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Induction hob

Field description

Belongs to: Kitchenware and household appliances
Synonyms: Induction stove
Description: The heating process of an induction hob is based on inductively generated eddy currents. For that purpose, coils are placed beneath the ceramics cooking field to generate an alternating magnetic field. This alternating field induces eddy currents in the metallic cooking pot placed on top of the cooking field which is thereby heated due to its ohmic resistance. Only special cooking pots that are explicitly marked as suitable for inudction cooking can be used. Typcially, these pots are made of ferromagnetic material, such as iron, cobalt or nickel, which forces the alternating magnetic field into the outer regions of the saucepan's floor. This phenomenon known as Skin effect increases the ohmic resistance of the cooking pot and thereby enhances the cooking process. Hysteresis effects caused by the change in magnetization due to the alternating magnetic field equally contribute to the heating process. As part of alternating magnetic field cannot be picked up by the cooking pot, the position of the cooking pot on the cooking plate is decisive for both the cooking process and the exposure of the cook. For minimal cooking time and minimal exposure to magnetic fields, the pot has to be placed exactly on the designated area. Contrary to that, for a coffee pot which never fills out a cooking plate due to its lesser diameter, the optimum position for minimal exposure is generally off center.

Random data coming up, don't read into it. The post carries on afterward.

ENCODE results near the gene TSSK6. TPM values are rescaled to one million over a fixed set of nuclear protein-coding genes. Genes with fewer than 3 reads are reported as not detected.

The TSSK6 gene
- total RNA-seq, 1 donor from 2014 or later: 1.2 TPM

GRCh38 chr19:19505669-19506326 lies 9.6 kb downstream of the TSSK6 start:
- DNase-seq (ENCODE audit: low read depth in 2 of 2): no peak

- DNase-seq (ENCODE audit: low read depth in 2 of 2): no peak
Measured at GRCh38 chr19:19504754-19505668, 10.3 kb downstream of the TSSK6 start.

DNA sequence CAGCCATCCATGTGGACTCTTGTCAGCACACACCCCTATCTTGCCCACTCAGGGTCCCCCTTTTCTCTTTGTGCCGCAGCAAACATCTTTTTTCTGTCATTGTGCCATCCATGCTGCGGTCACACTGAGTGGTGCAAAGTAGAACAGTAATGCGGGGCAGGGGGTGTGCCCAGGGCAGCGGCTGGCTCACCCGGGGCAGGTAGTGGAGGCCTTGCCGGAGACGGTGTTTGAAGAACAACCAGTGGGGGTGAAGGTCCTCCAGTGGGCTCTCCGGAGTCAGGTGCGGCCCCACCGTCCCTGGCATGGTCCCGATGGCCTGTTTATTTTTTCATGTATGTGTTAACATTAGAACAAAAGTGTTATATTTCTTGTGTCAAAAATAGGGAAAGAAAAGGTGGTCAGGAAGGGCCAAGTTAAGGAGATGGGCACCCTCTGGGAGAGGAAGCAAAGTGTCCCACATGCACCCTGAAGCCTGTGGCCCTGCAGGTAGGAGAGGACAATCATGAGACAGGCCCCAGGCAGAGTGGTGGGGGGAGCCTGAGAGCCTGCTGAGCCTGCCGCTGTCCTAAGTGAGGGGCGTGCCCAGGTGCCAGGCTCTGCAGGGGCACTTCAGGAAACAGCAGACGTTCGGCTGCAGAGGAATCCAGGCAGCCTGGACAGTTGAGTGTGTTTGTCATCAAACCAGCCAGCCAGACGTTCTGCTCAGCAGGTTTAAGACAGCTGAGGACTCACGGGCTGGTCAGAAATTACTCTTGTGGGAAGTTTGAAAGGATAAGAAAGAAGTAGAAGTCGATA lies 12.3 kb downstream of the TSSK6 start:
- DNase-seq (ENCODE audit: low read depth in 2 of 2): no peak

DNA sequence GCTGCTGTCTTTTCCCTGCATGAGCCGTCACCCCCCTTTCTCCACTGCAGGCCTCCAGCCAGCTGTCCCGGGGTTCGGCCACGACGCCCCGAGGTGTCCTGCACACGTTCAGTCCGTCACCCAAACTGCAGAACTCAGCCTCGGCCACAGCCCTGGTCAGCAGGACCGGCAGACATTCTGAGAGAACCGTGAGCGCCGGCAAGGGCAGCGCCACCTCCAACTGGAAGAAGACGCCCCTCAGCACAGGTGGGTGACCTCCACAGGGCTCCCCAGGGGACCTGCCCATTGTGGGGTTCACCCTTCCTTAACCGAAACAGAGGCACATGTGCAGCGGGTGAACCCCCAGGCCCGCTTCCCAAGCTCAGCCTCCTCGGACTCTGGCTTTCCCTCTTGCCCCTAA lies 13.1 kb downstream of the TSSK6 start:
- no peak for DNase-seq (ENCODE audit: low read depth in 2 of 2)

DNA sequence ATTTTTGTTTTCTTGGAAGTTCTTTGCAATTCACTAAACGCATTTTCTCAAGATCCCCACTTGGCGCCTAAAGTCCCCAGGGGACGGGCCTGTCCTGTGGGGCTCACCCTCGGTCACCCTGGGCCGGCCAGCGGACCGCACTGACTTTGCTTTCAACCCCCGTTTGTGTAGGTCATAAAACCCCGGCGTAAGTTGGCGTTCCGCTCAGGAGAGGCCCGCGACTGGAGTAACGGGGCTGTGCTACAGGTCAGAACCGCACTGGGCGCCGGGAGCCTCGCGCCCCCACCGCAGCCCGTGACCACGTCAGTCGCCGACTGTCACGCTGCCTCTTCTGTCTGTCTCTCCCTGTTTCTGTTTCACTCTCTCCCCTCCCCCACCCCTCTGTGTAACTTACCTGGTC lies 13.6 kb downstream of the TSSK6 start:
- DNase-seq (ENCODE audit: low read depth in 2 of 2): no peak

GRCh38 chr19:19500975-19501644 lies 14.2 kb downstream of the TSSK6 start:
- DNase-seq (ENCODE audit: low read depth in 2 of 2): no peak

Unless otherwise stated, the operating frequency confirms with measured frequency, i.e. the measurement was performed at the operating frequency of the induction stoves.
Frequency ranges:
  • 20–100 kHz
  • 105 kHz
Type of field: electric and magnetic

Measurements (acc. to literature)

electric field strength 0.111 mV/m (maximum, simulated) operating frequency: 35kHz maximum given for the whole body of the pregnant woman (including fetus) [1]
0.037 V/m (maximum, simulated) operating frequency: 105 kHz in the body of a pregnant 50 kg woman in the 26 th week of gestation [1]
0.093 V/m (maximum) operating frequency: 35 kHz maximum simulated value in the body of a 6-year-old boy weighing 19 kg [1]
0.111 V/m (maximum, simulated) operating frequency: 35 kHz in the body of a pregnant 50 kg woman in the 26 th week of gestation [1]
0.218 V/m (maximum, simulated) operating frequency: 105 kHz in the body of a pregnant 90 kg woman in the 30 th week of gestation [1]
0.281 V/m (maximum, simulated) operating frequency: 35 kHz in the body of a 6-year-old boy weighing 19 kg [1]
0.66 V/m (maximum, simulated) operating frequency: 35kHz in the body of a pregnant 90 kg woman in the 30 th week of gestation [1]
0.752 V/m (maximum, simulated) operating frequency: 105 kHz in the body of an 11-year-old girl weighing 36 kg [1]
2.28 V/m (maximum, simulated) operating frequency: 35 kHz in the body of an 11-year-old girl weighing 36 kg [1]
4.3–4.9 V/m (measured) operating frequencies: 22 - 34 kHz at a distance of 30 cm [2]
10 V/m (maximum) operating frequencies: 20-60 kHz at a distance of 10 cm [3]
220 V/m (maximum, measured) measurement bandwidth: 5 Hz - 32 kHz in the middle of the hob with four pots being heated during the measurement [4]
current density 4 mA/m² (maximum, measured) operating frequency: 20kHz at a distance of 30 cm [5]
5.2 mA/m² (maximum, measured) operating frequency: 105 kHz in the body of an 11-year-old girl weighing 36 kg [1]
8 mA/m² (maximum, measured) operating frequency: 20kHz at a distance of 20 cm [5]
9 mA/m² (maximum, simulated) operating frequency: 105 kHz in the body of a pregnant 90 kg woman in the 30 th week of gestation [1]
14 mA/m² (maximum, simulated) operating frequency: 105kHz in the body of a pregnant 90 kg woman in the 30 th week of gestation [1]
15 mA/m² (maximum, simulated) operating frequency: 105 kHz in the body of a pregnant 50 kg woman in the 26 th week of gestation [1]